Each year OpenCon brings together students and early career academic professionals from around the world to advance Open Access, Open Education and Open Data. Nick Shockey and Joseph McArthur announce here the next OpenCon dates. In addition, Chris Hartgerink takes a look back at OpenCon 2015 and reflects on how the conference became the catalyst for a variety of deliberate actions around scholarly communication.
Each year OpenCon brings together students and early career academic professionals from around the world to advance Open Access, Open Education and Open Data. OpenCon 2015 featured keynotes from leading figures, including Jimmy Wales, co-founder of Wikipedia. Combined with 30 satellite events across 20 countries, OpenCon reached more than 1,600 participants in 2015.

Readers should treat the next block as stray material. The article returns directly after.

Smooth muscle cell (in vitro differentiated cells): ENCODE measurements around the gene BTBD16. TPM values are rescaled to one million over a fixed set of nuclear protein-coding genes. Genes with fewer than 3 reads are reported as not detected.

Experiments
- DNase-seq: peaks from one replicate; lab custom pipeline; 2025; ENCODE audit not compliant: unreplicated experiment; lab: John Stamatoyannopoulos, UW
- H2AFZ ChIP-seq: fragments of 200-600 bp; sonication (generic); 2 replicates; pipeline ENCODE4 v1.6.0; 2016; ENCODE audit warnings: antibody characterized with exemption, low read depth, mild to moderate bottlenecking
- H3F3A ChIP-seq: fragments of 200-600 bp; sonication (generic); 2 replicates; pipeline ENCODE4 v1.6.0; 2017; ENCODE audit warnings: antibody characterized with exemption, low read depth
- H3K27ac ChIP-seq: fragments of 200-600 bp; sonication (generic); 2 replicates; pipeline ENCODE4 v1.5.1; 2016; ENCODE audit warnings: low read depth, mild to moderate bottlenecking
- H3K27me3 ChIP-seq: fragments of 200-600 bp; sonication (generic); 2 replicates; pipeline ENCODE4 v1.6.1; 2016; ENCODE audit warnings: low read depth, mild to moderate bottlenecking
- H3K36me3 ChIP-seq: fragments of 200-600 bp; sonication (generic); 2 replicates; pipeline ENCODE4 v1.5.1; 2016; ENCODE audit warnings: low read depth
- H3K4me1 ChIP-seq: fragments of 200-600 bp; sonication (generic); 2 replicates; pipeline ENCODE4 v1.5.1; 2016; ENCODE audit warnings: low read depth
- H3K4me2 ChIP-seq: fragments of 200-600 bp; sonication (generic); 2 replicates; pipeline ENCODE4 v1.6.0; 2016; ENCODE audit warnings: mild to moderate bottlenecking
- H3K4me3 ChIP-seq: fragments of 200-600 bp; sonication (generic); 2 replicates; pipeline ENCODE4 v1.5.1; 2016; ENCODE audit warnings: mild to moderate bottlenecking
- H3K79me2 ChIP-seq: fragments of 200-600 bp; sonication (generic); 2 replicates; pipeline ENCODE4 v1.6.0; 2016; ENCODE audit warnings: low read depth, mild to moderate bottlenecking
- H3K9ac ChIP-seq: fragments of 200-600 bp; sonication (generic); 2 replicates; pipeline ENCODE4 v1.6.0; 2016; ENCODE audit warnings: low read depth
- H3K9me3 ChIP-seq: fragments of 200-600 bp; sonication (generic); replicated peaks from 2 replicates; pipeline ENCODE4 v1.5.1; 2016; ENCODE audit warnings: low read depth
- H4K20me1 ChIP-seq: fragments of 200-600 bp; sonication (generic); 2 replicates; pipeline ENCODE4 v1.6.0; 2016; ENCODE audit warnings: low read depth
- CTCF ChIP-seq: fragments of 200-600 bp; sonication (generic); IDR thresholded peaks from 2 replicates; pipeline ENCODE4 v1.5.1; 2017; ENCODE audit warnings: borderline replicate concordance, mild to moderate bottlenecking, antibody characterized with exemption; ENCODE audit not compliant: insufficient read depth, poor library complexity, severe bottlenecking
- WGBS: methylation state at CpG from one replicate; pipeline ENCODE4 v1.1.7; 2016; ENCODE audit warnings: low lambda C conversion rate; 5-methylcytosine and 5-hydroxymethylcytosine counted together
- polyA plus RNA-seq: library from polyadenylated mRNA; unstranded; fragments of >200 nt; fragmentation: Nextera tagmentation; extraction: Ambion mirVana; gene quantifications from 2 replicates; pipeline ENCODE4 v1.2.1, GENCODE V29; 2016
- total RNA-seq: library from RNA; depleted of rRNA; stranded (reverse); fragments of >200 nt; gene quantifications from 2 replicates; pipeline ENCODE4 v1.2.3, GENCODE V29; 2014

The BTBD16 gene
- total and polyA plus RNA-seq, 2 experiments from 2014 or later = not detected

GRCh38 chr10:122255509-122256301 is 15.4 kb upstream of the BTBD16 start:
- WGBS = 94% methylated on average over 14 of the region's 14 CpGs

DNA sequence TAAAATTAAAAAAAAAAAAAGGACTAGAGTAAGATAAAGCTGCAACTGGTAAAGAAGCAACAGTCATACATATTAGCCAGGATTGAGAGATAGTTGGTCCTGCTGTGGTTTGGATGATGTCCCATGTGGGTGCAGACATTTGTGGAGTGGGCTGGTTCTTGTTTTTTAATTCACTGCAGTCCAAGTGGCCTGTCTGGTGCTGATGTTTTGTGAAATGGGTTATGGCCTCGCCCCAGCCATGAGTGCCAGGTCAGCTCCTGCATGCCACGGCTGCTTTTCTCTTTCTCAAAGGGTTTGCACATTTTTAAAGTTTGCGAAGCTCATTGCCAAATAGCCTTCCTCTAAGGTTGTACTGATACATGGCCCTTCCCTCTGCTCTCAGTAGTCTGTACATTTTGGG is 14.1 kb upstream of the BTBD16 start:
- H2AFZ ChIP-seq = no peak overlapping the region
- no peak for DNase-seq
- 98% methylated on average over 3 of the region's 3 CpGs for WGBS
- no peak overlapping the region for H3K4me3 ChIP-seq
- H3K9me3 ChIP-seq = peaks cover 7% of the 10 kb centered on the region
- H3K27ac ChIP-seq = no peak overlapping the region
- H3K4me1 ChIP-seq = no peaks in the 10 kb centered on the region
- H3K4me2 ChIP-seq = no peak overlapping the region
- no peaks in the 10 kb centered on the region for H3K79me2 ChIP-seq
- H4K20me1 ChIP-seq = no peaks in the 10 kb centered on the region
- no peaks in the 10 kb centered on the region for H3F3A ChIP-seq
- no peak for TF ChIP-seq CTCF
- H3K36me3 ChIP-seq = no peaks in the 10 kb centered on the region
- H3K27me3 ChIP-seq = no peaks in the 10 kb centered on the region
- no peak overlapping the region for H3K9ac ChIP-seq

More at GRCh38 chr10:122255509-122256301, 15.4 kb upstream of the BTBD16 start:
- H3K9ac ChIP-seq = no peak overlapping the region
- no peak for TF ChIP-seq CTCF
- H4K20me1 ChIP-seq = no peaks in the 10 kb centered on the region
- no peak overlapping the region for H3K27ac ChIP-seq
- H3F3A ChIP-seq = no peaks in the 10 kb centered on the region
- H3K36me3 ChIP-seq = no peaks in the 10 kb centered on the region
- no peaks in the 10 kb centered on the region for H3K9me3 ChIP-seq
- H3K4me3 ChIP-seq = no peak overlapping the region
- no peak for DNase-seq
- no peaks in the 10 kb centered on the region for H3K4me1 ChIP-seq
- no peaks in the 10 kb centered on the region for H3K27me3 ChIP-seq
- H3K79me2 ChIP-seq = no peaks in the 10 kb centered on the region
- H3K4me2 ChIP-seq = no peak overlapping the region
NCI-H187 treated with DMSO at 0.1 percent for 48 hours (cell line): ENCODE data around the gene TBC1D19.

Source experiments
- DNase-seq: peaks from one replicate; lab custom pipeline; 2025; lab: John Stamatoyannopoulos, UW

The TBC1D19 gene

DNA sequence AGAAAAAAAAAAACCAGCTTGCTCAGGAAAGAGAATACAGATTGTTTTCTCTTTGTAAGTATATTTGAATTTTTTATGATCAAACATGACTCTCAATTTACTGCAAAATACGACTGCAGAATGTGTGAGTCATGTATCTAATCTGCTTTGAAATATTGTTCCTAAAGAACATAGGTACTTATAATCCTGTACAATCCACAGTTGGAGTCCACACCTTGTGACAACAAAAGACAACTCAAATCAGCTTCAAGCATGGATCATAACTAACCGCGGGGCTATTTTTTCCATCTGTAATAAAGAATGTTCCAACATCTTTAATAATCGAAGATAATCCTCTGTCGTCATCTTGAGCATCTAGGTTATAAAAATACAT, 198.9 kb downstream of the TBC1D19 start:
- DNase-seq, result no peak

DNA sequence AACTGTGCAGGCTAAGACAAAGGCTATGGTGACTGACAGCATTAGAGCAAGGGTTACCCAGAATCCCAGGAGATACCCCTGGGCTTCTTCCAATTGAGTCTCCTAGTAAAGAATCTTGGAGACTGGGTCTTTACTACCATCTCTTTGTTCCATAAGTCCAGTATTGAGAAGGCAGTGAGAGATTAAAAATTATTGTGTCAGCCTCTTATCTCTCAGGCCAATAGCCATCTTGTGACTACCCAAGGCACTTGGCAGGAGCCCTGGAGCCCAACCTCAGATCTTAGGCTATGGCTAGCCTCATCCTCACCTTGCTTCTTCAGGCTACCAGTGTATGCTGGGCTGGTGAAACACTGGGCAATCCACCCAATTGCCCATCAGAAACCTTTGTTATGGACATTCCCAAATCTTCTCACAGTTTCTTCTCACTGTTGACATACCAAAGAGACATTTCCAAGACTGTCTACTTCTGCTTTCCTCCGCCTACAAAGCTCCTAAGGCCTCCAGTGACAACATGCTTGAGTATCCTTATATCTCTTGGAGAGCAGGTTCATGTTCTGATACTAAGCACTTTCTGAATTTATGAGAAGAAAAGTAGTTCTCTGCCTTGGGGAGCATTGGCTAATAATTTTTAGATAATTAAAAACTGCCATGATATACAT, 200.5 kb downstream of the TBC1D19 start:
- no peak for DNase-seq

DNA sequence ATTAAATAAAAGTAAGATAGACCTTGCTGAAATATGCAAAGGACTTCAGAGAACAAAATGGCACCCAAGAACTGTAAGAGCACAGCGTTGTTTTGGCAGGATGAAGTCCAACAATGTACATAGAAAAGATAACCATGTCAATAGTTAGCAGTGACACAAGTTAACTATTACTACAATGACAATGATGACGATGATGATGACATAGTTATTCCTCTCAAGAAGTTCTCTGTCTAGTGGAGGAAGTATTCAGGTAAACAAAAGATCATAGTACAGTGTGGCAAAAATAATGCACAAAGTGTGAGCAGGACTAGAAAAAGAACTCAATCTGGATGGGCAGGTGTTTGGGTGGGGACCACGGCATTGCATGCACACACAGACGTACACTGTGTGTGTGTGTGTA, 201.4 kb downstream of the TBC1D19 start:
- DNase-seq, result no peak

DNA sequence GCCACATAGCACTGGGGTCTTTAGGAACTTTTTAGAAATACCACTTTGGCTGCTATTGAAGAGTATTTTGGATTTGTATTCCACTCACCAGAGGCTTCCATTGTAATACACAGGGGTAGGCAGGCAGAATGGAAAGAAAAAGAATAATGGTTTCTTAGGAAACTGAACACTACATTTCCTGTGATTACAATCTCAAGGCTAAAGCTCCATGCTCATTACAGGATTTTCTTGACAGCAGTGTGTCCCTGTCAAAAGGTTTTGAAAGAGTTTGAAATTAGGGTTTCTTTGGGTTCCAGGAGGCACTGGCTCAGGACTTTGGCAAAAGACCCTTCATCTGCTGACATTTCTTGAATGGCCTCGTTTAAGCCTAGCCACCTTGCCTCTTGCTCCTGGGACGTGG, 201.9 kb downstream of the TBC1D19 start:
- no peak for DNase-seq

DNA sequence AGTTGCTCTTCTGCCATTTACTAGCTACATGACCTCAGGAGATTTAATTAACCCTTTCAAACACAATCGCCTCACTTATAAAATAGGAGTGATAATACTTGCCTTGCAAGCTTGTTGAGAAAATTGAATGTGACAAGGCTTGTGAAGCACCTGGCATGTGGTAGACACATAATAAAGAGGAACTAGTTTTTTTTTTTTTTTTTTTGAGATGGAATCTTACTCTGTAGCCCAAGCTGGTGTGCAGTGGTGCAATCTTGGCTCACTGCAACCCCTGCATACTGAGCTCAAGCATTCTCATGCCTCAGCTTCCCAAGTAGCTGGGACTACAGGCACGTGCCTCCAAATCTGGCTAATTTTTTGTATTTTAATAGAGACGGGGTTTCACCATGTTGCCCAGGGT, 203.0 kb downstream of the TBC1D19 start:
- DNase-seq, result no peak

We’re announcing that OpenCon 2016 will take place on November 12-14, 2016 in Washington, DC. OpenCon seeks to bring together energetic, engaged students and early career academic professionals—regardless of their ability to cover travel costs. Because of this, attendance at OpenCon is by application only, and the majority of past participants have received travel scholarships.
OpenCon’s mission is to turn interest and ideas into collaboration and action. To illustrate this with one example, we’ve invited Chris Hartgerink, an alumnus of OpenCon 2015 in Brussels, to share his experience attending OpenCon last year.
To learn more on how to apply visit opencon2016.org
OpenCon 2015 reflection: From discontent to collective action, or how a tiny cog makes a difference.
Chris Hartgerink shares his experiences at last year’s OpenCon 2015 and looks at how the conference became the catalyst and support network for a variety of deliberate actions around scholarly communication.